The BU Complex

Nathan Dicks  |  April 29, 2016

When I was in college, I was busy, distracted, fragmented, and self-sufficient. I was determined to make a name for myself in the field of architecture and was not about to let anyone hold me back. One could say I had a complex.

When I became a campus minister at Boston University and started getting to know the campus, it was like looking into a mirror and seeing my college-aged self. Student’s academic and extracurricular schedules are jam-packed with resume-building activities, leaving little time to build friendships. Heightened by the sprawling, urban campus, students are fragmented socially, with little unified campus identity. Though I had grown up in the Bible Belt and was a member of my rural, public college’s RUF chapter, I found striking similarities between my college experience and that of a student at Boston University, an urban, private school in the Northeast with, up till recently, no RUF chapter. Without fear of generalization, I can say that the complex I had in college and the one a typical BU student has both come from the same place.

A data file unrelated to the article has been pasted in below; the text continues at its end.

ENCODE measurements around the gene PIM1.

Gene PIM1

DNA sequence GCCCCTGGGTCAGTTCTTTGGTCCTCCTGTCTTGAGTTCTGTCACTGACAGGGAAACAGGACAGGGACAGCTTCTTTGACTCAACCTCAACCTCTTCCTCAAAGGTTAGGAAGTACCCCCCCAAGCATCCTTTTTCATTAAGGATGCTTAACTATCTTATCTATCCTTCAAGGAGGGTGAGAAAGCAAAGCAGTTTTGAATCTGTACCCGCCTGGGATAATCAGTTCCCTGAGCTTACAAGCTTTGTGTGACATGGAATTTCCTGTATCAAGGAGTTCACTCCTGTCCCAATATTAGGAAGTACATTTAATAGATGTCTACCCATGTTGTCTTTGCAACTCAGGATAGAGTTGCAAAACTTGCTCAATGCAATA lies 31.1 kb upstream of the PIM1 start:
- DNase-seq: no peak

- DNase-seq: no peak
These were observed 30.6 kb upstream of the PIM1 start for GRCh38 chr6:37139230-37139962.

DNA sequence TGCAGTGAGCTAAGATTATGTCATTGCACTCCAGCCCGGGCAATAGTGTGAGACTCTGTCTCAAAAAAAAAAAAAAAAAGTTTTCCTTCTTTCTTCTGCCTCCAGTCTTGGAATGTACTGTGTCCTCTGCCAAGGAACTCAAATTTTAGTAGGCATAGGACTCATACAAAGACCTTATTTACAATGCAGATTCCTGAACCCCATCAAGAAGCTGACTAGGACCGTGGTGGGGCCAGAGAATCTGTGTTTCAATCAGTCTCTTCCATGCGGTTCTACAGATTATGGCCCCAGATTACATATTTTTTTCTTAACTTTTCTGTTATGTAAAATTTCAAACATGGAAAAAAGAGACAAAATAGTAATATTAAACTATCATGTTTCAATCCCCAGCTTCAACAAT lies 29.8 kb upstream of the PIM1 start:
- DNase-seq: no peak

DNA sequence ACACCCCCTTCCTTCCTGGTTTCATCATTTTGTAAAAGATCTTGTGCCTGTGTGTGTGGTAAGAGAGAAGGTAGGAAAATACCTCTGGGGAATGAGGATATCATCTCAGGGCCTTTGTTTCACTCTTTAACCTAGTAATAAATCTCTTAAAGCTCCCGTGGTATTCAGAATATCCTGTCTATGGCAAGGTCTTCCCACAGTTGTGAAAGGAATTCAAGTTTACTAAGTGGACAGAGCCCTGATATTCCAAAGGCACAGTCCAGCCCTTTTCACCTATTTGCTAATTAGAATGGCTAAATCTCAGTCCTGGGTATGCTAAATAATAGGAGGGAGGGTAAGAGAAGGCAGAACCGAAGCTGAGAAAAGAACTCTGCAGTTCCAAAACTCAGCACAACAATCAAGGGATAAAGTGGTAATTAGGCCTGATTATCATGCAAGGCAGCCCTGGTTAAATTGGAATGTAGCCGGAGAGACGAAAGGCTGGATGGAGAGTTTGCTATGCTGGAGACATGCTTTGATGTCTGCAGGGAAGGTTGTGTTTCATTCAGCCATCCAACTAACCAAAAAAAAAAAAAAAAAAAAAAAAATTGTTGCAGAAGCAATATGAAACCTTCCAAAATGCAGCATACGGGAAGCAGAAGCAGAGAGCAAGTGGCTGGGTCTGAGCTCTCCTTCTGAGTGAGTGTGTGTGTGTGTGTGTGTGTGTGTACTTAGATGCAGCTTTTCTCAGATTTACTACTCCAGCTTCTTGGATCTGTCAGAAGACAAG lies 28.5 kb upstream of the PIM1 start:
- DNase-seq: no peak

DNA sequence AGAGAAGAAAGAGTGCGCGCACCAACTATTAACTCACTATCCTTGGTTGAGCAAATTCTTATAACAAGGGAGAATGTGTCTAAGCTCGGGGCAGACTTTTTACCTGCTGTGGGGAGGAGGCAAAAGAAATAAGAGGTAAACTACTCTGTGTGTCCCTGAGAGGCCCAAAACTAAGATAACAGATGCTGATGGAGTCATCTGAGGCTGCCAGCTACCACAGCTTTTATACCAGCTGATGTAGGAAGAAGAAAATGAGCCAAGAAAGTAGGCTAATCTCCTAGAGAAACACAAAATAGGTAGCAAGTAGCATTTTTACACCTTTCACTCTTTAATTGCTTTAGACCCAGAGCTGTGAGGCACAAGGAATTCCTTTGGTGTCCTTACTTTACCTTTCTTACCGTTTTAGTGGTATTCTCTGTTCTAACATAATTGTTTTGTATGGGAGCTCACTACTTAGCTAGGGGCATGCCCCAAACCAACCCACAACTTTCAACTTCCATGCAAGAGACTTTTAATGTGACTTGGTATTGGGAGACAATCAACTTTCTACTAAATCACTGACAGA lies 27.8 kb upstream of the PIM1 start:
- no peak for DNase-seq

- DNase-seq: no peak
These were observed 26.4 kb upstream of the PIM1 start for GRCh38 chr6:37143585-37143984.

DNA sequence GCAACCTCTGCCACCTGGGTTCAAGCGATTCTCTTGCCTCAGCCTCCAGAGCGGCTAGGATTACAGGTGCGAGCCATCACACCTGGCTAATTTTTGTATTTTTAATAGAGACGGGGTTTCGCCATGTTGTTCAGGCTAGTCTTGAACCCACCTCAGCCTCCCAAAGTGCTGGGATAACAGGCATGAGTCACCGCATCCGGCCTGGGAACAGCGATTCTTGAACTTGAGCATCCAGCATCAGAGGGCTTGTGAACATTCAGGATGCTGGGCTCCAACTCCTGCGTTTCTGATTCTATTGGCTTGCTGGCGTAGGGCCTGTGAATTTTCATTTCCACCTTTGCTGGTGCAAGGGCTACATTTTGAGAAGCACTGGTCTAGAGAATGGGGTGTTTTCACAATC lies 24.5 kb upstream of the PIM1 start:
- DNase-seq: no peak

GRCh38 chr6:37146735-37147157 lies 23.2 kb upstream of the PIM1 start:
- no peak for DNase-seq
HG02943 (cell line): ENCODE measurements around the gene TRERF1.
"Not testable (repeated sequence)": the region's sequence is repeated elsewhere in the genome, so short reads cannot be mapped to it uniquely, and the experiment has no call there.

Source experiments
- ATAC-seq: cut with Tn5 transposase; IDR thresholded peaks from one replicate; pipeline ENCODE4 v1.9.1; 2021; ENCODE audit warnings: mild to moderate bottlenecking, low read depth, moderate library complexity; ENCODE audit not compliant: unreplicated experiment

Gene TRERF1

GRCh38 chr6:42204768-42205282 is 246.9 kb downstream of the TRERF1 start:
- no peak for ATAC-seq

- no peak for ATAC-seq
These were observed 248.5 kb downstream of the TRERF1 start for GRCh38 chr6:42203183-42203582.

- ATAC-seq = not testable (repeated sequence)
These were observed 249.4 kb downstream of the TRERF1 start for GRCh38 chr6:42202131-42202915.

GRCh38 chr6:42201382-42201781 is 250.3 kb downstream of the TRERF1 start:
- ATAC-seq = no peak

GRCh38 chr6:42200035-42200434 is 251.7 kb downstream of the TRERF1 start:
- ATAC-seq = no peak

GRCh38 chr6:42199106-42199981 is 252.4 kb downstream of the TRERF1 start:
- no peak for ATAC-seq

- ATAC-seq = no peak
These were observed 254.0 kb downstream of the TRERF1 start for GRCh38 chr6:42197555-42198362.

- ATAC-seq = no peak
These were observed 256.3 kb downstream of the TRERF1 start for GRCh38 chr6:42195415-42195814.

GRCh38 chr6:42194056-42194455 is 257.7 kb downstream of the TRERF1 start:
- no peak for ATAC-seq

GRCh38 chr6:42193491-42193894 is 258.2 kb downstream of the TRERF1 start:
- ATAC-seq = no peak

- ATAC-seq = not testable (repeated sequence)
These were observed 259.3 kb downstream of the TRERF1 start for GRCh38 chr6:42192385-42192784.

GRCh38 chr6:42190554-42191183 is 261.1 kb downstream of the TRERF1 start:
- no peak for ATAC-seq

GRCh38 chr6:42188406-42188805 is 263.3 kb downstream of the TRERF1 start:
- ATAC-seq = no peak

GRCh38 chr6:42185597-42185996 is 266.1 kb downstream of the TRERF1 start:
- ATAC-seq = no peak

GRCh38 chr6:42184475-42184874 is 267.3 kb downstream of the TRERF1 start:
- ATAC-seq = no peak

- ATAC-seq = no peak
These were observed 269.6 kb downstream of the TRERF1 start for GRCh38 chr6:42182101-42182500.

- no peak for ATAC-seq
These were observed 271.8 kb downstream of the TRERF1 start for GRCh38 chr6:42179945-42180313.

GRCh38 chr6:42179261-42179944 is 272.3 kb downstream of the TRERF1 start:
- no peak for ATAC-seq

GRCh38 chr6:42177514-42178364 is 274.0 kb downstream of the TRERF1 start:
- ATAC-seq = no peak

Richard Lovelace, in Dynamics of Spiritual Life, describes sin as something deeper than what can be seen on the surface of one’s life: a “complex: an organic network of compulsive attitudes, beliefs and behavior deeply rooted in our alienation from God.” Whatever my issues in college were, they were all ultimately rooted in this complex called sin. Scripture teaches in Romans 3:23 that “all have sinned and fall short of the glory of God.” Sin is not a Northern problem or a Southern problem, but a human problem.

This truth shapes the ministry of RUF at BU. Out of the roughly 33,000 students at BU, only a few hundred participate in Christian campus ministries. This statistic is descriptive of the challenges at BU, but the prescription is no different than any other campus in any other region or part of the world. God’s solution to the problem of sin is found in his son, Jesus Christ. And through Christ, he is reconciling the world to himself. This is the gospel and the gospel means that against all odds, God is at work at Boston University.

Therefore, here at BU we expect God to continue to work through the means he has chosen—Scripture and prayer, among relationship—to perform the spiritual surgery necessary to bring sinners out of their state of alienation from God and into fellowship with him. 

Please pray for the ministry of RUF at Boston University.